Early detection of pancreatic cancer

Stephen P. Pereira, Lucy Oldfield, Alexander Ney, Phil A. Hart, Margaret G. Keane, Stephen J. Pandol, Debiao Li, William Greenhalf, Christie Y. Jeon, Eugene J. Koay, Christopher V. Almario, Christopher Halloran, Anne Marie Lennon, Eithne Costello

Research output: Contribution to journalReview articlepeer-review

256 Scopus citations


Pancreatic ductal adenocarcinoma is most frequently detected at an advanced stage. Such late detection restricts treatment options and contributes to a dismal 5-year survival rate of 3–15%. Pancreatic ductal adenocarcinoma is relatively uncommon and screening of the asymptomatic adult population is not feasible or recommended with current modalities. However, screening of individuals in high-risk groups is recommended. Here, we review groups at high risk for pancreatic ductal adenocarcinoma, including individuals with inherited predisposition and patients with pancreatic cystic lesions. We discuss studies aimed at finding ways of identifying pancreatic ductal adenocarcinoma in high-risk groups, such as among individuals with new-onset diabetes mellitus and people attending primary and secondary care practices with symptoms that suggest this cancer. We review early detection biomarkers, explore the potential of using social media for detection, appraise prediction models developed using electronic health records and research data, and examine the application of artificial intelligence to medical imaging for the purposes of early detection.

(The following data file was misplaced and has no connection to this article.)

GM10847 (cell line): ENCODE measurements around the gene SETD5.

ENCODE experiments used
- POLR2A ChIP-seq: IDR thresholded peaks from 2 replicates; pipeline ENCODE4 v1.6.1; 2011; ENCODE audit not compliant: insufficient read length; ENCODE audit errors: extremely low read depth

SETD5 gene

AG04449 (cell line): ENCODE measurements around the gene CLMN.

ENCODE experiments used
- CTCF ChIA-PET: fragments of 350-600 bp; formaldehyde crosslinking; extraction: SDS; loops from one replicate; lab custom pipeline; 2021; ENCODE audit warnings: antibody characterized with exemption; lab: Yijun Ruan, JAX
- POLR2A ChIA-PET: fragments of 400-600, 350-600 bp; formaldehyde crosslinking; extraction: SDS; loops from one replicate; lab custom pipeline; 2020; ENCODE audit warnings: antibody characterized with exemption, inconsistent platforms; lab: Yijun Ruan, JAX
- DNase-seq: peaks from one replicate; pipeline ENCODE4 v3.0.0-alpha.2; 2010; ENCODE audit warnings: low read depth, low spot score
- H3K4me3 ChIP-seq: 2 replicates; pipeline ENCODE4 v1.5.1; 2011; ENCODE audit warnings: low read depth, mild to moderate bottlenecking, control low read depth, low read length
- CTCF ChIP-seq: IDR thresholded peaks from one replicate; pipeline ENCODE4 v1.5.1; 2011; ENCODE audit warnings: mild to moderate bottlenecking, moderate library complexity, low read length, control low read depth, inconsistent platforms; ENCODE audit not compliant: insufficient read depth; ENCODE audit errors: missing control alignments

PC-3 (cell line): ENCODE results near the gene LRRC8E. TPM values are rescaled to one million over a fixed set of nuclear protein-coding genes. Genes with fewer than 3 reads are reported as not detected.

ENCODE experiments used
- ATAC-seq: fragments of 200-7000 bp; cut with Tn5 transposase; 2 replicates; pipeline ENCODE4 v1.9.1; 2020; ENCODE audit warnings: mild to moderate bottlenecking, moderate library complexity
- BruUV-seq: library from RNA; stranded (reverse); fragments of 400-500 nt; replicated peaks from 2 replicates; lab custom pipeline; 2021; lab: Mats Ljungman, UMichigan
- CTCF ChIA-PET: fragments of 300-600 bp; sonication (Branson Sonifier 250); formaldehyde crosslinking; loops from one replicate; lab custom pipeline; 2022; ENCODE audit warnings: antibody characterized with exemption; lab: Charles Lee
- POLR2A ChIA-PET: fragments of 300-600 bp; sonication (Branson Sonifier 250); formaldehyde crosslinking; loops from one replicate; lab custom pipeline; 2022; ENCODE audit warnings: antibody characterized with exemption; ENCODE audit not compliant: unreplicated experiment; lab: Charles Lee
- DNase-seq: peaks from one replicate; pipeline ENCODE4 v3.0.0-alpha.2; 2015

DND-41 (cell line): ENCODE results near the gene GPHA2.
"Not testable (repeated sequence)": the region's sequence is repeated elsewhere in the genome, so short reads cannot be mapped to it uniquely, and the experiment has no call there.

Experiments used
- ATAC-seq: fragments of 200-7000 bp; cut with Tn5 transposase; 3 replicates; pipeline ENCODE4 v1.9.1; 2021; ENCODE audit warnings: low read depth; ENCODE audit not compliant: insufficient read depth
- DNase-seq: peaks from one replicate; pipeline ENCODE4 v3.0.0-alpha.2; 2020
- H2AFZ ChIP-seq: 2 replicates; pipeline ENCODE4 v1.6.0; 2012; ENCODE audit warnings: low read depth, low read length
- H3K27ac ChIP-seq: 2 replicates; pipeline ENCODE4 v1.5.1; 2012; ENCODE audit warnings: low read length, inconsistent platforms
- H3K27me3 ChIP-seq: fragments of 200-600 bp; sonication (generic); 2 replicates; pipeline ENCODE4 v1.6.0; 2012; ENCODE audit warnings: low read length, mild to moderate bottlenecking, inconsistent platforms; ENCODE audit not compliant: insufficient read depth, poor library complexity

Original languageEnglish (US)
Pages (from-to)698-710
Number of pages13
JournalThe Lancet Gastroenterology and Hepatology
Issue number7
StatePublished - Jul 2020

ASJC Scopus subject areas

  • Hepatology
  • Gastroenterology


Dive into the research topics of 'Early detection of pancreatic cancer'. Together they form a unique fingerprint.

Cite this